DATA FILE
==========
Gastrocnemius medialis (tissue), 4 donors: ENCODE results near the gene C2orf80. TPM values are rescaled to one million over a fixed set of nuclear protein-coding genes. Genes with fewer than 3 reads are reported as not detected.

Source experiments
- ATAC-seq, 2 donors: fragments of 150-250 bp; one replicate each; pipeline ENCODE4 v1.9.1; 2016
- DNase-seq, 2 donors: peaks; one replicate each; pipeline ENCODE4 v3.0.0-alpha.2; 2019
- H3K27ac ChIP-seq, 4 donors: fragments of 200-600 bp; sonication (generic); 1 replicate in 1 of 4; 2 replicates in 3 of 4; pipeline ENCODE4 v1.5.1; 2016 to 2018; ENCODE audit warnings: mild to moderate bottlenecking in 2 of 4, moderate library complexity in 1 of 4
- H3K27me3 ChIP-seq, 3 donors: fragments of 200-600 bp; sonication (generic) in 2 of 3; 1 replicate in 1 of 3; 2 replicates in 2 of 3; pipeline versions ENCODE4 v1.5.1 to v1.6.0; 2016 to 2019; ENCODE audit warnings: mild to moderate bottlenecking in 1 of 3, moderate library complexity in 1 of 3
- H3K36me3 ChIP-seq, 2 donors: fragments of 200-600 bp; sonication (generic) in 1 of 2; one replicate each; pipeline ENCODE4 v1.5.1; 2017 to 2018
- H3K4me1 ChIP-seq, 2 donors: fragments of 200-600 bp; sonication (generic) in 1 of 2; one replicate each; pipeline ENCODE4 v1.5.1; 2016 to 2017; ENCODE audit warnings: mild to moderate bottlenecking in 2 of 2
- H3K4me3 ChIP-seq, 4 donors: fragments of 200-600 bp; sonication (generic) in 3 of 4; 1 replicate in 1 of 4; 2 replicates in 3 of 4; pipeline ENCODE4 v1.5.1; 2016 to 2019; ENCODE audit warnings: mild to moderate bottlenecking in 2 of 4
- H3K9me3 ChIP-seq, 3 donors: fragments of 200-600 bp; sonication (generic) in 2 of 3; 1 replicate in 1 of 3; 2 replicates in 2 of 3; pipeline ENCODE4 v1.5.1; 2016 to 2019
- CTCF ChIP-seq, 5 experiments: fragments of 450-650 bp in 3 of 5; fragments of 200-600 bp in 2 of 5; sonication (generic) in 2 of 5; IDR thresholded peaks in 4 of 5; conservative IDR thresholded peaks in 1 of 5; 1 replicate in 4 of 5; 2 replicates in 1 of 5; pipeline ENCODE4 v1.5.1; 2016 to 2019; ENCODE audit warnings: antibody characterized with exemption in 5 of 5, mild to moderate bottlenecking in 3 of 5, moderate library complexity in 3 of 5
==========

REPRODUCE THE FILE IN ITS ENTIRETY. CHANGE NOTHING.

Gastrocnemius medialis (tissue), 4 donors: ENCODE results near the gene C2orf80. TPM values are rescaled to one million over a fixed set of nuclear protein-coding genes. Genes with fewer than 3 reads are reported as not detected.

Source experiments
- ATAC-seq, 2 donors: fragments of 150-250 bp; one replicate each; pipeline ENCODE4 v1.9.1; 2016
- DNase-seq, 2 donors: peaks; one replicate each; pipeline ENCODE4 v3.0.0-alpha.2; 2019
- H3K27ac ChIP-seq, 4 donors: fragments of 200-600 bp; sonication (generic); 1 replicate in 1 of 4; 2 replicates in 3 of 4; pipeline ENCODE4 v1.5.1; 2016 to 2018; ENCODE audit warnings: mild to moderate bottlenecking in 2 of 4, moderate library complexity in 1 of 4
- H3K27me3 ChIP-seq, 3 donors: fragments of 200-600 bp; sonication (generic) in 2 of 3; 1 replicate in 1 of 3; 2 replicates in 2 of 3; pipeline versions ENCODE4 v1.5.1 to v1.6.0; 2016 to 2019; ENCODE audit warnings: mild to moderate bottlenecking in 1 of 3, moderate library complexity in 1 of 3
- H3K36me3 ChIP-seq, 2 donors: fragments of 200-600 bp; sonication (generic) in 1 of 2; one replicate each; pipeline ENCODE4 v1.5.1; 2017 to 2018
- H3K4me1 ChIP-seq, 2 donors: fragments of 200-600 bp; sonication (generic) in 1 of 2; one replicate each; pipeline ENCODE4 v1.5.1; 2016 to 2017; ENCODE audit warnings: mild to moderate bottlenecking in 2 of 2
- H3K4me3 ChIP-seq, 4 donors: fragments of 200-600 bp; sonication (generic) in 3 of 4; 1 replicate in 1 of 4; 2 replicates in 3 of 4; pipeline ENCODE4 v1.5.1; 2016 to 2019; ENCODE audit warnings: mild to moderate bottlenecking in 2 of 4
- H3K9me3 ChIP-seq, 3 donors: fragments of 200-600 bp; sonication (generic) in 2 of 3; 1 replicate in 1 of 3; 2 replicates in 2 of 3; pipeline ENCODE4 v1.5.1; 2016 to 2019
- CTCF ChIP-seq, 5 experiments: fragments of 450-650 bp in 3 of 5; fragments of 200-600 bp in 2 of 5; sonication (generic) in 2 of 5; IDR thresholded peaks in 4 of 5; conservative IDR thresholded peaks in 1 of 5; 1 replicate in 4 of 5; 2 replicates in 1 of 5; pipeline ENCODE4 v1.5.1; 2016 to 2019; ENCODE audit warnings: antibody characterized with exemption in 5 of 5, mild to moderate bottlenecking in 3 of 5, moderate library complexity in 3 of 5